For years, the only way to go between the two islands was by ferry. During peak commuter times, queuing for the 20-minute ride from Hulhumalé to work on Malé could take hours. Yet while some Maldivians welcomed the convenience of a bridge, others questioned its technical and economic feasibility. The bridge would have to stand on fragile coral reefs, and opponents argued that its construction cost could never be recovered through a toll.
Ultimately, Gayoom couldn’t build the bridge, losing the 2008 election to Mohamed Nasheed, a political activist who had spent long periods in jail under Gayoom’s autocratic rule. Instead, Nasheed’s government started construction in 2011. But that plan fell through, too, and just two months after the announcement, Nasheed was forced to resign in what he described as a coup by the military and police – a claim later refuted by a Commonwealth-backed inquiry.
The bridge was finally built under Yameen, with Chinese money, workers and technical know-how. It ended up costing $200 million, with China providing $116 million in grants and $72 million in loans, and the rest paid by the Maldivian government.
Now, it only takes a matter of minutes to drive across the bridge and commute between Malé and Hulhumalé.
Zimaam, a former Malé resident and construction worker, moved to Hulhumalé after the bridge opened in 2018. He now owns a motorbike repair garage in Hulhumalé. Business is good, he said, and he still goes to Malé daily to buy supplies.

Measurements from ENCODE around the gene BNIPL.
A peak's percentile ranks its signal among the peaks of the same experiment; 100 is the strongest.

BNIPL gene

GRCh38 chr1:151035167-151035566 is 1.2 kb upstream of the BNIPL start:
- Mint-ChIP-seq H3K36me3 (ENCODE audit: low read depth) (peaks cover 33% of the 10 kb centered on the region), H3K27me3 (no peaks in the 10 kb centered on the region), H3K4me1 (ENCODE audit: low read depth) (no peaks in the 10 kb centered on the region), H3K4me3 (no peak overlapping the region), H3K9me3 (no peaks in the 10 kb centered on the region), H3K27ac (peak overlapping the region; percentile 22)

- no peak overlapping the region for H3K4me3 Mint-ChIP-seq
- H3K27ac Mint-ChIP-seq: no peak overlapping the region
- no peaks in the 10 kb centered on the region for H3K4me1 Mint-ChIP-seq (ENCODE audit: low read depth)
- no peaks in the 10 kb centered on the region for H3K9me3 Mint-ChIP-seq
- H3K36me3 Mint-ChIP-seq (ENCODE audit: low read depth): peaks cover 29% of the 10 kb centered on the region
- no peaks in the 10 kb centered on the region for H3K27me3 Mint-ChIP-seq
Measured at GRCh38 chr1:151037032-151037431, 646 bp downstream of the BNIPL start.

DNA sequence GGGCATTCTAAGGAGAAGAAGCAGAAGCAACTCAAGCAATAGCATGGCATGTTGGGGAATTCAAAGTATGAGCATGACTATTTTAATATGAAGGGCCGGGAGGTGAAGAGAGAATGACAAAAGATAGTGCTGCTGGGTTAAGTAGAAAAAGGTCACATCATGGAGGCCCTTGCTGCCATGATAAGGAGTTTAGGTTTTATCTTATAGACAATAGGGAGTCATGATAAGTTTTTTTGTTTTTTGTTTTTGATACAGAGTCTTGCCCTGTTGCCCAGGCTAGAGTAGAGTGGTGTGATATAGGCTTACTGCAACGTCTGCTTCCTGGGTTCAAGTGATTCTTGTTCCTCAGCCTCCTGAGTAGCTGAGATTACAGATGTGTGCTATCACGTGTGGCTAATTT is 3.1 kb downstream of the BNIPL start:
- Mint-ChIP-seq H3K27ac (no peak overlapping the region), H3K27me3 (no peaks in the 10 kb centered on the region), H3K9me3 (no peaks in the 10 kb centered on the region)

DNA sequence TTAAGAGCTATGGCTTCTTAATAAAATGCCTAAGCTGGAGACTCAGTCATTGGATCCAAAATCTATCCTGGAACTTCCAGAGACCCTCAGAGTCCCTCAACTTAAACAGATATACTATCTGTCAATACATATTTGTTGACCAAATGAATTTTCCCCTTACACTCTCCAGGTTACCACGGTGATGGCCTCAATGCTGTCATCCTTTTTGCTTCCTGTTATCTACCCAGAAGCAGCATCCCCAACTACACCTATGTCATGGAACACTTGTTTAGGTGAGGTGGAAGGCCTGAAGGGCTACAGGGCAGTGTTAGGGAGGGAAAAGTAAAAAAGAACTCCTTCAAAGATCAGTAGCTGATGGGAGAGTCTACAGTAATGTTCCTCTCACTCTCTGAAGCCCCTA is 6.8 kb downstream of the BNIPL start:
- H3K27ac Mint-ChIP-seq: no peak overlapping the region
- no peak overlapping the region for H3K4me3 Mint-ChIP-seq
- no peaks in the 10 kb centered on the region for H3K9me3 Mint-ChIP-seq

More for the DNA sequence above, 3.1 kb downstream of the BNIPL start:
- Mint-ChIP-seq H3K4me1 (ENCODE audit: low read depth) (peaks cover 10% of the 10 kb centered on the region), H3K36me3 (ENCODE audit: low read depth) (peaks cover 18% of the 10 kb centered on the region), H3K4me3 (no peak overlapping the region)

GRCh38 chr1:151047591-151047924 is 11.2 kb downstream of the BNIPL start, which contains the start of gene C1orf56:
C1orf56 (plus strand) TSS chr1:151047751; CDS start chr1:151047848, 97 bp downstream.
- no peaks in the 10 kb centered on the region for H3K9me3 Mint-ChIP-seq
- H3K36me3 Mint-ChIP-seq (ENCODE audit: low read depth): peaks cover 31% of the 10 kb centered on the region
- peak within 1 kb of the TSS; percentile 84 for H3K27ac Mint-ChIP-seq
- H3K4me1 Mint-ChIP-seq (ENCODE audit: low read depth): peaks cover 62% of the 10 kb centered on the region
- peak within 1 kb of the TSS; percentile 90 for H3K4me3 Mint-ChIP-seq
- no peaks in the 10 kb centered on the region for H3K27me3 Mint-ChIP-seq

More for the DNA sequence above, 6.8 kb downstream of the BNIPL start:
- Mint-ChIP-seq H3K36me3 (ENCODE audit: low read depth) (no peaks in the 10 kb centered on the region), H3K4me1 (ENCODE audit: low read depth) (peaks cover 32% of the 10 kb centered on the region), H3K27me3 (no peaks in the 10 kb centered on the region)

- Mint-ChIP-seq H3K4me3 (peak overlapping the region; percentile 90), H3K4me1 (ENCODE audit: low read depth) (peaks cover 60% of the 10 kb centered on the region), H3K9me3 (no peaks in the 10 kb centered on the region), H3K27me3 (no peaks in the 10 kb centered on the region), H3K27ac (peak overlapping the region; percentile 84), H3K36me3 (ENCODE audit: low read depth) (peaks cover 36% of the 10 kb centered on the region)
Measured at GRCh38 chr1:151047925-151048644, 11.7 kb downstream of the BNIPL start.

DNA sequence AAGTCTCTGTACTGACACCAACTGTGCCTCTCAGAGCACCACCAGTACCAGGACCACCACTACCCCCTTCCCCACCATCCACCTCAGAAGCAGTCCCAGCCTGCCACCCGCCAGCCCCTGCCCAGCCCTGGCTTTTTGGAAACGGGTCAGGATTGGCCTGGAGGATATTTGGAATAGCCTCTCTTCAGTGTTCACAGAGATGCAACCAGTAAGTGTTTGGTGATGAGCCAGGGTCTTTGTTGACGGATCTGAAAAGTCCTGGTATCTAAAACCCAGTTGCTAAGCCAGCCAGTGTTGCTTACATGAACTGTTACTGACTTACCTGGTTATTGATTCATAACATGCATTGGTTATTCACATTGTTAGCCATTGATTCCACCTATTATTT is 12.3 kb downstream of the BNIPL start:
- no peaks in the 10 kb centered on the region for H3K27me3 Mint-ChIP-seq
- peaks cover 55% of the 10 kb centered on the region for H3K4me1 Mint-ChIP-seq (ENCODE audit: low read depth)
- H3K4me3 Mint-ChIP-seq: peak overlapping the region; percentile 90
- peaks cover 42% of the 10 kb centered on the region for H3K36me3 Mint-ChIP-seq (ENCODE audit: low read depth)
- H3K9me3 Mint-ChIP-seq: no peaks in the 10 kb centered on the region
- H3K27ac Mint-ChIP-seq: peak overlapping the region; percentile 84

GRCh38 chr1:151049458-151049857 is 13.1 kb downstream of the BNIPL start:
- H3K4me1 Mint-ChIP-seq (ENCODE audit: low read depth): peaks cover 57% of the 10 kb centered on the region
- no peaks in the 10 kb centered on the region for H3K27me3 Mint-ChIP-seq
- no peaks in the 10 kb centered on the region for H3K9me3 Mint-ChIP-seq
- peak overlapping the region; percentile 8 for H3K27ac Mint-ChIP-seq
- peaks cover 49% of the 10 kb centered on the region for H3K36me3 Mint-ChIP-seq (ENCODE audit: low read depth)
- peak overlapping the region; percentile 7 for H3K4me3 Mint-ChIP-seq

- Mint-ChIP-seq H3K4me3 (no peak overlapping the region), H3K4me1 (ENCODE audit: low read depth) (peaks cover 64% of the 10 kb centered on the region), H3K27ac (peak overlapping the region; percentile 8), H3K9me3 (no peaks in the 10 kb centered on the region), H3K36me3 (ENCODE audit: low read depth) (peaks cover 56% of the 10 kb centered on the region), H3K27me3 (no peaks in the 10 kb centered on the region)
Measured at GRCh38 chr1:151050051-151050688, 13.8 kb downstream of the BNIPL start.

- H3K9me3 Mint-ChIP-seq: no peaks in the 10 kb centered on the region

“Before we had to travel by ferry and it cost more money,” he said. “Now with the bridge it’s much easier.”
Chinese infrastructure projects like the bridge, however, have also left behind a mountain of debt.
After incumbent President Ibrahim Mohamed Solih took office in November 2018, his government had a hard time figuring out how much the Maldives owed China. Its central bank governor believed the government directly owed $600 million to Beijing, but there was also $900 million in loans issued to Maldivian companies under sovereign guarantees – which the Maldivian government would be obliged to pay back if borrowers default on their loans.
“There were a lot of concerns about … the ability of the Maldives to repay these loans to China, that a lot of these loans were for projects which were not necessarily very economically feasible, or which had been obtained by Chinese companies under very questionable circumstances,” said David Brewster, a senior research fellow at the National Security College of the Australian National University.
Yameen, who was sentenced to five years in prison last November for money laundering, is accused by the new government of signing Chinese investment contracts at inflated prices. An investigation into the deals for alleged corruption is now underway.